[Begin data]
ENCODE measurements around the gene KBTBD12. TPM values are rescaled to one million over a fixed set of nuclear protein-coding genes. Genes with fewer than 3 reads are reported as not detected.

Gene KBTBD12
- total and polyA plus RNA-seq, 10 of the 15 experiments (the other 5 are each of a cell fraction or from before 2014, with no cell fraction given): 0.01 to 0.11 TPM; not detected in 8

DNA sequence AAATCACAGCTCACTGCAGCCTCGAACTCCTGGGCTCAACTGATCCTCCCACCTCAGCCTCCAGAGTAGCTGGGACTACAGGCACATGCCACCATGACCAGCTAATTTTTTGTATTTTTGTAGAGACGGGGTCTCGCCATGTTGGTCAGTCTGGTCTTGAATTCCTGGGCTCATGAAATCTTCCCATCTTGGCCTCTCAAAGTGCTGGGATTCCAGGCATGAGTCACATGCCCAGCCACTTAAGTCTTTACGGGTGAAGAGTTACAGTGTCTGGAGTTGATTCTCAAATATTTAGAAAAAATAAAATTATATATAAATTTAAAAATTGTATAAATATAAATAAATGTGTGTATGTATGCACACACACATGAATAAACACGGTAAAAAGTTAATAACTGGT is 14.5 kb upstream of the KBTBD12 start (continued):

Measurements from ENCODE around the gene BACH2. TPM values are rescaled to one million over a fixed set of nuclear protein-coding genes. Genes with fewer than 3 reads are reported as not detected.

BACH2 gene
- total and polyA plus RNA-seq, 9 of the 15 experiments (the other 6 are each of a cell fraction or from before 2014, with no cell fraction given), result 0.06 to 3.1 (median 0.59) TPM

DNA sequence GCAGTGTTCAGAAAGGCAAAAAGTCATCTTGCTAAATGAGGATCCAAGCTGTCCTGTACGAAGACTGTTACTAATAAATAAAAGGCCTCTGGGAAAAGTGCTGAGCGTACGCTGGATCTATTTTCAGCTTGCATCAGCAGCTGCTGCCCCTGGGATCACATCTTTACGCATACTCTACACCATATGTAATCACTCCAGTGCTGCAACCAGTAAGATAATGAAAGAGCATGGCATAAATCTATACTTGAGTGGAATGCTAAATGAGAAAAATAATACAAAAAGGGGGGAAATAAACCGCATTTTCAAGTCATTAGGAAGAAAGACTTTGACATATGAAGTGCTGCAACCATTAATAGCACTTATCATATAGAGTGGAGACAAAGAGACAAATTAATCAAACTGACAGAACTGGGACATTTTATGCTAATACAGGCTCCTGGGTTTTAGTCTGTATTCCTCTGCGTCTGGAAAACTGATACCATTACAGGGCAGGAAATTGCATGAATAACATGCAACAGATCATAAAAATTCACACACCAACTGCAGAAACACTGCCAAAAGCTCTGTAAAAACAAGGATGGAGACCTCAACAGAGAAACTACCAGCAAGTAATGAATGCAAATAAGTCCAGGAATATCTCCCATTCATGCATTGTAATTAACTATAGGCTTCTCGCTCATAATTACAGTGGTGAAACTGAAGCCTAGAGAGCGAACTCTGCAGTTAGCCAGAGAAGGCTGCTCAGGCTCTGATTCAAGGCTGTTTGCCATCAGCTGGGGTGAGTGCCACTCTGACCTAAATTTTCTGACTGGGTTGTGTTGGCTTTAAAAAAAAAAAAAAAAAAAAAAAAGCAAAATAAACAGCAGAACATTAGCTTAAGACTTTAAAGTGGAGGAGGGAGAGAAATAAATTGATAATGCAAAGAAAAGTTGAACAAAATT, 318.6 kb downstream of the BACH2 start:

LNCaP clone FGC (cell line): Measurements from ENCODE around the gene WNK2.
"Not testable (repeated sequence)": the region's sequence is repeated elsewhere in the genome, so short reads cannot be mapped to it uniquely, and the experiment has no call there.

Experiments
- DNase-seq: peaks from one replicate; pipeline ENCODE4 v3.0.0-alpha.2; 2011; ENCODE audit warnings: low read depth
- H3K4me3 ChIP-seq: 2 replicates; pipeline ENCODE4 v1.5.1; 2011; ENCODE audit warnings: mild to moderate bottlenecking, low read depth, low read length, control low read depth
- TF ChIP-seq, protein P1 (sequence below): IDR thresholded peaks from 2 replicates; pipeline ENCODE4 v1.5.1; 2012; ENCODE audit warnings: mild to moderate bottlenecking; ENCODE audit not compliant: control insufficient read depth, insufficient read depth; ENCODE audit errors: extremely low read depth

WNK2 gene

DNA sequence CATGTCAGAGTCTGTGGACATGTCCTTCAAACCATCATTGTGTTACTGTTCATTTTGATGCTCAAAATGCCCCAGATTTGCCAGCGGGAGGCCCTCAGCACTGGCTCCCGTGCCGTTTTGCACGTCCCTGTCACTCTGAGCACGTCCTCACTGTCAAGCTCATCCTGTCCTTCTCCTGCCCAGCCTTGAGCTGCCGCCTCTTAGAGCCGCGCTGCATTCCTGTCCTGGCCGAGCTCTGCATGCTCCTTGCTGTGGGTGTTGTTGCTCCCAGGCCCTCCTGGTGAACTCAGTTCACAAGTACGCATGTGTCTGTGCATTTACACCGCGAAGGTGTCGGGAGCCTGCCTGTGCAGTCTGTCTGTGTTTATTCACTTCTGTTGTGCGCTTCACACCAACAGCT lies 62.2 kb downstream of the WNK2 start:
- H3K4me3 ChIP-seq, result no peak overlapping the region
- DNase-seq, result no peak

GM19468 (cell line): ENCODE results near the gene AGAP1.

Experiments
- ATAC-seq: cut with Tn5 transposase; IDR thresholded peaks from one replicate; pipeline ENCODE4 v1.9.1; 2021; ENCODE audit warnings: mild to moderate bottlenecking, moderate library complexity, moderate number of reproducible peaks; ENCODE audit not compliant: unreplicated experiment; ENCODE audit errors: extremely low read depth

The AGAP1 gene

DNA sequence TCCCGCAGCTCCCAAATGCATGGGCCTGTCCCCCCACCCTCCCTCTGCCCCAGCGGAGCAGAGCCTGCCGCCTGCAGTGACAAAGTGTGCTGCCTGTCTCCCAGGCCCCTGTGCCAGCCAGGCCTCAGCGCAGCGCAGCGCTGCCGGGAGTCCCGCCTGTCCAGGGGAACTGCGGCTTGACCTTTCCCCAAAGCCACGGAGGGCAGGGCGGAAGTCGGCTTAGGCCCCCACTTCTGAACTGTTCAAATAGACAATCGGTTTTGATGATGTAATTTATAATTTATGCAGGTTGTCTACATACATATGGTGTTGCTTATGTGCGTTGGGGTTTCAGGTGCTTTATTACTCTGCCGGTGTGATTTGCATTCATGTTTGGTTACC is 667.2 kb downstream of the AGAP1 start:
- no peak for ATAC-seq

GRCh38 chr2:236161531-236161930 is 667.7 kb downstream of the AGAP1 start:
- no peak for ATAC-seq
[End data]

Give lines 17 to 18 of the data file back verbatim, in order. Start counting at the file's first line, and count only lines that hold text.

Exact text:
- H3K4me3 ChIP-seq, result no peak overlapping the region
- DNase-seq, result no peak